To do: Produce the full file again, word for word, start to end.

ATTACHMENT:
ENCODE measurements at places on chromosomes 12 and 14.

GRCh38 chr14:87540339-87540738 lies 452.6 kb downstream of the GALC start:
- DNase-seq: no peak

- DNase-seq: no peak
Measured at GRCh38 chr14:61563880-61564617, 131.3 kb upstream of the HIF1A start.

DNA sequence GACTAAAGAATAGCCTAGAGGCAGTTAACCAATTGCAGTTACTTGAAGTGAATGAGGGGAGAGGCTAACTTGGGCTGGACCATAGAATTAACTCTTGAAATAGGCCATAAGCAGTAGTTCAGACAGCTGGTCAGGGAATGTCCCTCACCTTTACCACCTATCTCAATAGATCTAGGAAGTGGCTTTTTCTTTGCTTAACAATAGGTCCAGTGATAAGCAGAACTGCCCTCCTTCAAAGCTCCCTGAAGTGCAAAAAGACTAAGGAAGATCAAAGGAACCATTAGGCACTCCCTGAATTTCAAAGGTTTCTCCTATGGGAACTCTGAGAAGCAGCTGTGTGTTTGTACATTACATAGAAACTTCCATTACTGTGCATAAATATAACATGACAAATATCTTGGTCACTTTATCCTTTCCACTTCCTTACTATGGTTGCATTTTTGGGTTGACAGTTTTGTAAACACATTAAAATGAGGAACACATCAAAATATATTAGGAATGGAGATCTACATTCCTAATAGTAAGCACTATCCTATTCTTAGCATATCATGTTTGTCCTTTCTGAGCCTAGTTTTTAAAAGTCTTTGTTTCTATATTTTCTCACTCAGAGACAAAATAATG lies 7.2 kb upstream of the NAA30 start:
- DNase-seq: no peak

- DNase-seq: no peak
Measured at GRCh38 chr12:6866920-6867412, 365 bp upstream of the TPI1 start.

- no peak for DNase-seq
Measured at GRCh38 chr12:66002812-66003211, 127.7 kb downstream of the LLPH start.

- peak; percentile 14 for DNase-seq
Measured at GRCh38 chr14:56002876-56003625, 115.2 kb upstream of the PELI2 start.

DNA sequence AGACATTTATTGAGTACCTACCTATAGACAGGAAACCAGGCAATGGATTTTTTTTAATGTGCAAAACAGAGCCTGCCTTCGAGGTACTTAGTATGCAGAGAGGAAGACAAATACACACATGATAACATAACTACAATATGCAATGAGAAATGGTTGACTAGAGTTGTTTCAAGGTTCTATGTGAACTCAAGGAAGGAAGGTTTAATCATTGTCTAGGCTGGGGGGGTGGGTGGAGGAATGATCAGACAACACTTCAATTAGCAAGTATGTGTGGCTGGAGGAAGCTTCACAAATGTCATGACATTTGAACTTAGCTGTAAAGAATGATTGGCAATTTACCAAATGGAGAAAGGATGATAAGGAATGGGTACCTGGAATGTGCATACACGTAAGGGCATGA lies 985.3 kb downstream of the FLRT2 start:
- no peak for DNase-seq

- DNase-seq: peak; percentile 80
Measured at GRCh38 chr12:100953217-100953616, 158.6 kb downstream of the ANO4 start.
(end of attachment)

ENCODE measurements at places on chromosomes 12 and 14.

GRCh38 chr14:87540339-87540738 lies 452.6 kb downstream of the GALC start:
- DNase-seq: no peak

- DNase-seq: no peak
Measured at GRCh38 chr14:61563880-61564617, 131.3 kb upstream of the HIF1A start.

DNA sequence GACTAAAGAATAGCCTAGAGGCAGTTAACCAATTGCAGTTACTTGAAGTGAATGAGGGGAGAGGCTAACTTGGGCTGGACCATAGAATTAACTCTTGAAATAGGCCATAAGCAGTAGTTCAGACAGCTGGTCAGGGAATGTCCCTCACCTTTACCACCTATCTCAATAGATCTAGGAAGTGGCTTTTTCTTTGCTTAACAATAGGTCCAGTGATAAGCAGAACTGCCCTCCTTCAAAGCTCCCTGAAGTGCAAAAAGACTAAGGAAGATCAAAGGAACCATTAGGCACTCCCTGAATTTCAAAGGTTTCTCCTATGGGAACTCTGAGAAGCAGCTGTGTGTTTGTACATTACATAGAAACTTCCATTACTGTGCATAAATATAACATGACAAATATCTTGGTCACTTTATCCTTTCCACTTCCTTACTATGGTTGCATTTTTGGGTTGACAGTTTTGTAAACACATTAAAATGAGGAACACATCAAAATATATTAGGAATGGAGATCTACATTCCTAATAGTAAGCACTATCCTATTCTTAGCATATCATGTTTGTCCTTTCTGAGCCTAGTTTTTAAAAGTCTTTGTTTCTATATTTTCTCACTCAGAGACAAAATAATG lies 7.2 kb upstream of the NAA30 start:
- DNase-seq: no peak

- DNase-seq: no peak
Measured at GRCh38 chr12:6866920-6867412, 365 bp upstream of the TPI1 start.

- no peak for DNase-seq
Measured at GRCh38 chr12:66002812-66003211, 127.7 kb downstream of the LLPH start.

- peak; percentile 14 for DNase-seq
Measured at GRCh38 chr14:56002876-56003625, 115.2 kb upstream of the PELI2 start.

DNA sequence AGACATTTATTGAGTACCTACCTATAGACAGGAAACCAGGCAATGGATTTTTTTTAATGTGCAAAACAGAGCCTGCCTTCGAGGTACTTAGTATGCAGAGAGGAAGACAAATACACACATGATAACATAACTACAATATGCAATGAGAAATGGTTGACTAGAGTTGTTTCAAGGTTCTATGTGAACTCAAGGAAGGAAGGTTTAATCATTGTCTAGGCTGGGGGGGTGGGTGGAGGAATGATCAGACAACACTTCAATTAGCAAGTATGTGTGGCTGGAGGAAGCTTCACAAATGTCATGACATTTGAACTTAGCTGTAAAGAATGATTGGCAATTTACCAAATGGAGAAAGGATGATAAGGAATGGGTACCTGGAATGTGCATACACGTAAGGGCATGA lies 985.3 kb downstream of the FLRT2 start:
- no peak for DNase-seq

- DNase-seq: peak; percentile 80
Measured at GRCh38 chr12:100953217-100953616, 158.6 kb downstream of the ANO4 start.